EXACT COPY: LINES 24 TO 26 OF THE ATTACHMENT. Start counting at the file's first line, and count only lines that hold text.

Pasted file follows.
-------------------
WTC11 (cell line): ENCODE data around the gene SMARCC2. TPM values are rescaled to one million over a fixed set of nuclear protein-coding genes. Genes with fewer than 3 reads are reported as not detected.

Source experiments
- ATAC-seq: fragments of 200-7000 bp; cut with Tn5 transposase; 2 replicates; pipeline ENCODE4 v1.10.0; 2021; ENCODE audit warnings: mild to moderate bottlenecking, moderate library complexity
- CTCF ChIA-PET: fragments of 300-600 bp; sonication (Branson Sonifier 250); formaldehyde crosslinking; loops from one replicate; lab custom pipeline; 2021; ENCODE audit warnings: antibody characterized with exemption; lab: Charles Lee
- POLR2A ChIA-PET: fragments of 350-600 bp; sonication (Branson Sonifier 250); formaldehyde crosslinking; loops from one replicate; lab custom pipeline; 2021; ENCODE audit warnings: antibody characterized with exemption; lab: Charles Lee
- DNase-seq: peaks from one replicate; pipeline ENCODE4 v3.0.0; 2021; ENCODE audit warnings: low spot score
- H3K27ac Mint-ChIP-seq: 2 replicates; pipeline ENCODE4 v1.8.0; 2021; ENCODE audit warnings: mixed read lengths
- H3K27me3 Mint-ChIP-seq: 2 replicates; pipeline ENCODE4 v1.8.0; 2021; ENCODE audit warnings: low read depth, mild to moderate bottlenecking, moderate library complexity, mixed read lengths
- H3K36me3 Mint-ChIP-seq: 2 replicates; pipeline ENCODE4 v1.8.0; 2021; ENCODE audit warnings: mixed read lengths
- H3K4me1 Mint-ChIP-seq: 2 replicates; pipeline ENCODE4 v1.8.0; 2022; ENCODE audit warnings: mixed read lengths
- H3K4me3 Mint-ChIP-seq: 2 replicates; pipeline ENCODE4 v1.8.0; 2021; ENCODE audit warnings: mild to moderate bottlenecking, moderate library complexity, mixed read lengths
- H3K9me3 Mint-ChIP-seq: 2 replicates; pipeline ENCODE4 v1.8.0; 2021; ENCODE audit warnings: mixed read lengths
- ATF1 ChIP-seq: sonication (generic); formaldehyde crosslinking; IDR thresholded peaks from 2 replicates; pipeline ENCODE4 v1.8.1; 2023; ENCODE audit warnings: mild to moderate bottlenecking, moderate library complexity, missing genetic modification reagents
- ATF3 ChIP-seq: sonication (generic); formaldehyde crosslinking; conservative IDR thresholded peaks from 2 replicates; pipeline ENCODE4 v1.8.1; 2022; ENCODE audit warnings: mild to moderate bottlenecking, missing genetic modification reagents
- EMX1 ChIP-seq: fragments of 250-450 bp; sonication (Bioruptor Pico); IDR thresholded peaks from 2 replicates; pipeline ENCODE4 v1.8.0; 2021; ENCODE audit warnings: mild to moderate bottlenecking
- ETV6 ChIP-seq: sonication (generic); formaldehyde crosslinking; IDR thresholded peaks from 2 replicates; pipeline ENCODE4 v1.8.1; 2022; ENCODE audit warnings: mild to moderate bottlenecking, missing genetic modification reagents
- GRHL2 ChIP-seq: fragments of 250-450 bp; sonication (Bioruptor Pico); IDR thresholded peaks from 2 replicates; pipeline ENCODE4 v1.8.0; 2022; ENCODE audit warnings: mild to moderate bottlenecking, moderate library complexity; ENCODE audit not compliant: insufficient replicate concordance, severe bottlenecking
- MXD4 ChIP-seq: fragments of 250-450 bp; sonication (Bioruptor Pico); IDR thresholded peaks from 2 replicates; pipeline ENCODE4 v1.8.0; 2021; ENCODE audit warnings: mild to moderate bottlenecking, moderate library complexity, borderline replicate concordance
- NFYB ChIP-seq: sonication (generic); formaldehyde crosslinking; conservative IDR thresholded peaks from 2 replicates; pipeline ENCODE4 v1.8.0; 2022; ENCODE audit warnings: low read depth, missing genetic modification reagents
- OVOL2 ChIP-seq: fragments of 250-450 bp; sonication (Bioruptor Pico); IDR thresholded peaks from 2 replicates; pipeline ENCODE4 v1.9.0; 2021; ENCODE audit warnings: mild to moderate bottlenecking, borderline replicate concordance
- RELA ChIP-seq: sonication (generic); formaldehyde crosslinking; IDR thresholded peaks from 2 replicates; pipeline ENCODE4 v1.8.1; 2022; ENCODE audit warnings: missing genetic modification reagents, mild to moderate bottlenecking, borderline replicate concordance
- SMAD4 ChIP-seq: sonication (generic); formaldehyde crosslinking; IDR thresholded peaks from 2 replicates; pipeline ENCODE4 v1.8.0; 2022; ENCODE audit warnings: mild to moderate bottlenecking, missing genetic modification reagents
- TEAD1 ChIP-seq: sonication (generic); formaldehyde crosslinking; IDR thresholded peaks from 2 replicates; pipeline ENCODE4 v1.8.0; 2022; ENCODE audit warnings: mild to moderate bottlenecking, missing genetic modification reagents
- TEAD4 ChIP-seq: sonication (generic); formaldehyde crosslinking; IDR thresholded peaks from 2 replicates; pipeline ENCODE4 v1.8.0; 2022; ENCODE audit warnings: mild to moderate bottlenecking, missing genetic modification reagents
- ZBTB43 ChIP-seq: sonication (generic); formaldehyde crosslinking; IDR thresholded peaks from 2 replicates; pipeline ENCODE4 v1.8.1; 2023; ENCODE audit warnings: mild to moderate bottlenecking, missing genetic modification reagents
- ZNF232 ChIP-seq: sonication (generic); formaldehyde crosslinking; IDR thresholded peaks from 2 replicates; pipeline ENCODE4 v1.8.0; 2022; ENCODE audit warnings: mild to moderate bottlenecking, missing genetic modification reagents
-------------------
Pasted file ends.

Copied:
- TEAD4 ChIP-seq: sonication (generic); formaldehyde crosslinking; IDR thresholded peaks from 2 replicates; pipeline ENCODE4 v1.8.0; 2022; ENCODE audit warnings: mild to moderate bottlenecking, missing genetic modification reagents
- ZBTB43 ChIP-seq: sonication (generic); formaldehyde crosslinking; IDR thresholded peaks from 2 replicates; pipeline ENCODE4 v1.8.1; 2023; ENCODE audit warnings: mild to moderate bottlenecking, missing genetic modification reagents
- ZNF232 ChIP-seq: sonication (generic); formaldehyde crosslinking; IDR thresholded peaks from 2 replicates; pipeline ENCODE4 v1.8.0; 2022; ENCODE audit warnings: mild to moderate bottlenecking, missing genetic modification reagents